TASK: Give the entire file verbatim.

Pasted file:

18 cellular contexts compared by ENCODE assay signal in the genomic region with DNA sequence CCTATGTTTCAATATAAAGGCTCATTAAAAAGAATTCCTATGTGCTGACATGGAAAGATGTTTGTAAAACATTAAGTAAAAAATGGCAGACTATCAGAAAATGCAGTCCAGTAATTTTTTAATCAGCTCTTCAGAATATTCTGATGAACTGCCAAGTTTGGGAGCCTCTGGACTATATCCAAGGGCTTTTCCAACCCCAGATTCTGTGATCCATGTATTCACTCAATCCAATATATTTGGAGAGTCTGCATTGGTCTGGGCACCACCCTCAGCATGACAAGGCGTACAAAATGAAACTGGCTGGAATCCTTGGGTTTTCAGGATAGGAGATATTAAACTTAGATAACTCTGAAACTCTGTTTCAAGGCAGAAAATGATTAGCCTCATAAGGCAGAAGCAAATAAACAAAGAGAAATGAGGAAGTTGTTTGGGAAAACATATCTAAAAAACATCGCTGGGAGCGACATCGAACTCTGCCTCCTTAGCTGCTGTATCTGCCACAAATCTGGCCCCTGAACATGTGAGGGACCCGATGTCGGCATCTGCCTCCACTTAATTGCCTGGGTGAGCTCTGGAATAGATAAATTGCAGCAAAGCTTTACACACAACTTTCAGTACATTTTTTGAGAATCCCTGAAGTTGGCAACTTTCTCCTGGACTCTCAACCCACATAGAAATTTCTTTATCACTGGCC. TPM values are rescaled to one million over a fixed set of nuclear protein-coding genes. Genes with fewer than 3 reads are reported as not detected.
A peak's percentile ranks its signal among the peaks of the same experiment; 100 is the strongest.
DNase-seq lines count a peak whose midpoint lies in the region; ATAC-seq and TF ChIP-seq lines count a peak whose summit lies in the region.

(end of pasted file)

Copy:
18 cellular contexts compared by ENCODE assay signal in the genomic region with DNA sequence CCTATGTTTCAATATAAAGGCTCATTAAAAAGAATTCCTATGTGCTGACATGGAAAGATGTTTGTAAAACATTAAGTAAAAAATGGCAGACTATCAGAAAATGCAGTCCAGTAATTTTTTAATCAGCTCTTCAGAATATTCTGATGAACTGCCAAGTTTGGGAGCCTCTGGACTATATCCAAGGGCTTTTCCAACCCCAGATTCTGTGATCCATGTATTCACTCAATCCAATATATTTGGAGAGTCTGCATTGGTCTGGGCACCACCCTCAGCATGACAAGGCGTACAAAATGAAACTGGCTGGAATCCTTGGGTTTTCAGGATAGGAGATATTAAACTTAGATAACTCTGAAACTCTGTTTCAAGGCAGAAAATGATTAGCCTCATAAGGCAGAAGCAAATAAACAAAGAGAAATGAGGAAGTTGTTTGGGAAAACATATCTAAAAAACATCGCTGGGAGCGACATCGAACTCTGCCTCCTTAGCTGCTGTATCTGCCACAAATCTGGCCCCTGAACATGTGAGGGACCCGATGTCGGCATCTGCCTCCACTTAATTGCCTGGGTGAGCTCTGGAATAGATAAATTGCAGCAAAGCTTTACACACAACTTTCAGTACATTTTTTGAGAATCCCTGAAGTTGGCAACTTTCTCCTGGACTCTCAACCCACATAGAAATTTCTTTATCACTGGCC. TPM values are rescaled to one million over a fixed set of nuclear protein-coding genes. Genes with fewer than 3 reads are reported as not detected.
A peak's percentile ranks its signal among the peaks of the same experiment; 100 is the strongest.
DNase-seq lines count a peak whose midpoint lies in the region; ATAC-seq and TF ChIP-seq lines count a peak whose summit lies in the region.